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Optimizing the Performance of Complex Building Façades

Optimizing the Performance of Complex Building Façades

Using multiphysics simulation to understand the interaction between environmental, geometrical, and structural variables, engineers at Newtecnic ensure that innovative building façades are both beautiful and buildable.

By Jennifer Hand

Guest Post Submitted by COMSOL Multiphysics 

Dynamic, textural, and symbolic; whether they ambitiously defy gravity or grow organically from the landscape, iconic buildings frequently involve complex façades. Designed not only to protect, they also regulate variables such as thermal and visual comfort.

A specialist in this area, Newtecnic designs and analyzes façade systems for use in high-profile public projects and regularly works with ZahaHadid Architects, a practice recognized for its bold and fluid architectural forms. Newtecnic’s founders and current directors, Andrew Watts and Yasmin Watts, are known for their work on prominent projects including the iconic Federation Square (Melbourne, Australia) and more recently, the HeydarAliyev Cultural Center in Baku, Azerbaijan (see Figure 1).

Figure 1. HeydarAliyev Cultural Center, Baku, Azerbaijan.

Figure 1. HeydarAliyev Cultural Center, Baku, Azerbaijan.

Bespoke is the norm for Newtecnic, and every project requires thinking that goes far beyond conceptual design alone. Architects provide an artistic view and perhaps some surface modeling of a building design, thenNewtecnic engineers build up the façade in layers, making sure that the design retains its creativity while also ensuring its structural integrity.

 

“Our clients want viable and economic design solutions that meet the required performance targets, can withstand environmental effects, and are easy to maintain,” says Carmelo Galante, head of Research and Development at Newtecnic. “A key aspect of our work is therefore to describe the physical behavior of the façade systems we design.”

 

From solar studies that allow optimization of the shading design in order to reduce cooling loads and maximize visual comfort, to the way in which fixing brackets for rainscreen cladding affect the integrity of the insulation, there are numerous challenges that can be resolved with the help of simulation.

 

Beyond Conceptual Design with Simulation

The COMSOL Multiphysics® software has become a key tool for Newtecnic. Galante explains: “We can do everything within one simulation software. I use COMSOL to study the 3D thermal bridging effect—the way in which highly conductive materials penetrate insulation—on the overall energy efficiency of the build-up, evaluate the maximum temperature of components, and suggest the most suitable product or material. I can evaluate cladding pressures on the building structure for schematic design stages and study more complex façades in which mechanical and natural ventilation are present at the same time. I can also evaluate how different design configurations would affect the hygrothermal performance of a façade system.”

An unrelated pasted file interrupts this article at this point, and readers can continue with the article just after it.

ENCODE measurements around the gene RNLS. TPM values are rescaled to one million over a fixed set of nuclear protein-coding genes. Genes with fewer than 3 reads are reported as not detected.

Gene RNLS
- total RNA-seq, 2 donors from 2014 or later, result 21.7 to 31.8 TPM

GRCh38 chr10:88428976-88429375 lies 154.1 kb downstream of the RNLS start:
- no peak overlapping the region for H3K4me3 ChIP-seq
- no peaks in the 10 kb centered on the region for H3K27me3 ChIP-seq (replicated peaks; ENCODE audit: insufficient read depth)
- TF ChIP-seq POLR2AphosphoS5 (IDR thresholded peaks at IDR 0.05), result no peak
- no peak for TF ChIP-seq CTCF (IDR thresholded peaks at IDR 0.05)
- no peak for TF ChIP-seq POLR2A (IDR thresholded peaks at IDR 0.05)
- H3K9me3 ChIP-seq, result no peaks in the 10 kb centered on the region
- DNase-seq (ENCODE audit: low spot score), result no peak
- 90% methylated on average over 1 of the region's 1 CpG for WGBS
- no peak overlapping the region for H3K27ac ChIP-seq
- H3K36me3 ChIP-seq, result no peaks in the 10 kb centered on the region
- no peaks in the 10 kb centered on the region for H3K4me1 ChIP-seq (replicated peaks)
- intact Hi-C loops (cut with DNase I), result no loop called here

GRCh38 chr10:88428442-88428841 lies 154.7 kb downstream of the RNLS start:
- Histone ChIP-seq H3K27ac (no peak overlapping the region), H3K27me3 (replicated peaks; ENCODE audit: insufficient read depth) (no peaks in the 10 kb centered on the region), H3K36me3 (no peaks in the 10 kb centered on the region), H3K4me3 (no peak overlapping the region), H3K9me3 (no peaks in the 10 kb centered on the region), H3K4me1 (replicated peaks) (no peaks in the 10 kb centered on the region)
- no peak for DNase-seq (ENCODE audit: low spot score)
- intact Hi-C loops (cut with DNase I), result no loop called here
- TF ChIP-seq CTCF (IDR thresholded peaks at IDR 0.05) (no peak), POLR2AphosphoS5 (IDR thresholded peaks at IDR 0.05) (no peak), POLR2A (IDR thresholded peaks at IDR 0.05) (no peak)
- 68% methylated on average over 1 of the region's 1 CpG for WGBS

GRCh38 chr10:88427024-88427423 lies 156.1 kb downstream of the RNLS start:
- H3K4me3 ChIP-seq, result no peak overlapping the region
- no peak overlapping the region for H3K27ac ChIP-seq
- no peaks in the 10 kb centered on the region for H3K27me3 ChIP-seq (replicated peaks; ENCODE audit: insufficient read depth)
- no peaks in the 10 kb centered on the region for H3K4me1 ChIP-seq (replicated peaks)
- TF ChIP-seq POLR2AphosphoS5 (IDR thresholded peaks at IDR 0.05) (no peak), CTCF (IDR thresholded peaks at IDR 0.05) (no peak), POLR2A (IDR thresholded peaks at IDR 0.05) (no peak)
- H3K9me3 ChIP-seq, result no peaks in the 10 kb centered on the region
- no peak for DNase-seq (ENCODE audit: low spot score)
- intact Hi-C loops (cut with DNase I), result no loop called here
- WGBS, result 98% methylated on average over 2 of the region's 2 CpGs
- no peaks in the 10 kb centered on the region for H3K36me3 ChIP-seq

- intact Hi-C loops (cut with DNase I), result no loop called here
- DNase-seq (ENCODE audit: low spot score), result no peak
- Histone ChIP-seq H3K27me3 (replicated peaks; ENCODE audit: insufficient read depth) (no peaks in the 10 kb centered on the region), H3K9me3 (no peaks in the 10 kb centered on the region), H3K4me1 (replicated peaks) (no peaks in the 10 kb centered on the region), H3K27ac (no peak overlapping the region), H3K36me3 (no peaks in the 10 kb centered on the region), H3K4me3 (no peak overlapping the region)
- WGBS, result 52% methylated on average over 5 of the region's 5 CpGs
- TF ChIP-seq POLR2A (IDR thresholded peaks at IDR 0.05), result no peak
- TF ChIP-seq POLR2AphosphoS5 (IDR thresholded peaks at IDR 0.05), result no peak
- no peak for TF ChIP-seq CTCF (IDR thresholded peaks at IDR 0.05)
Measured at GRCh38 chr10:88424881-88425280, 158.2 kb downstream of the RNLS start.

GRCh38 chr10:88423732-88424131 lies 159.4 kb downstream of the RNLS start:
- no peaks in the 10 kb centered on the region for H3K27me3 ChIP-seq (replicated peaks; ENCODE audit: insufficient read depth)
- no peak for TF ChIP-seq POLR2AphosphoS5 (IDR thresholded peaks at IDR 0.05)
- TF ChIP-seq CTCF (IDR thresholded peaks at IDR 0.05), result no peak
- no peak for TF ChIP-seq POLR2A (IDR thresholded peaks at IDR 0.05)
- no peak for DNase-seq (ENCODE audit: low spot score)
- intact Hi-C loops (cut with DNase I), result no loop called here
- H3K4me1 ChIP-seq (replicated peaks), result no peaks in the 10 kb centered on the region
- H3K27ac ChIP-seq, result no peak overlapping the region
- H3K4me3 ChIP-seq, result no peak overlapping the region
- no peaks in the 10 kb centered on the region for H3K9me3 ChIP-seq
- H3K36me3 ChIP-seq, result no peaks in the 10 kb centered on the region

Using the CAD import functionality available in the COMSOL® software, Galante often imports complex geometries, mainly from Autodesk® AutoCAD® software and Rhinoceros® software. The use of Autodesk®  Revit® software is continuously increasing at Newtecnic, and he considers the new LiveLink™ for Revit®, an add-on to COMSOL that allows users to interface their simulations with the Revit environment, to be a powerful asset. Galante also combines the use of COMSOL with parametric design tools such as the programming language Grasshopper®, which is used to build and analyze complex geometries by means of generative algorithms.

 

One current project at Newtecnic involves designing the façade system for a high-profile private building comprising a series of self-supporting concrete shells ranging from 10 to 80 m in length and reaching heights of up to 30 m (see Figure 2).

Figure 2. Rendering of a single shell shown from two different angles, many of which will be part of the building.

Figure 2. Rendering of a single shell shown from two different angles, many of which will be part of the building.

The concrete shells are clad with a rainscreen façade system made out of ceramic panels that are doubly curved in order to accurately reproduce the building geometry. Each panel is supported at its corners by adjustable fixing brackets made out of stainless steel. These brackets are attached to the concrete structure through four post-drilled anchorages, as shown in Figure 3. As the brackets penetrate the insulation layer and have a much higher thermal conductivity than the concrete structure, they create thermal bridges through the façade envelope, significantly reducing its thermal performance.

Figure 3. Highlighted view of the rainscreen system with fixing brackets.

Figure 3. Highlighted view of the rainscreen system with fixing brackets.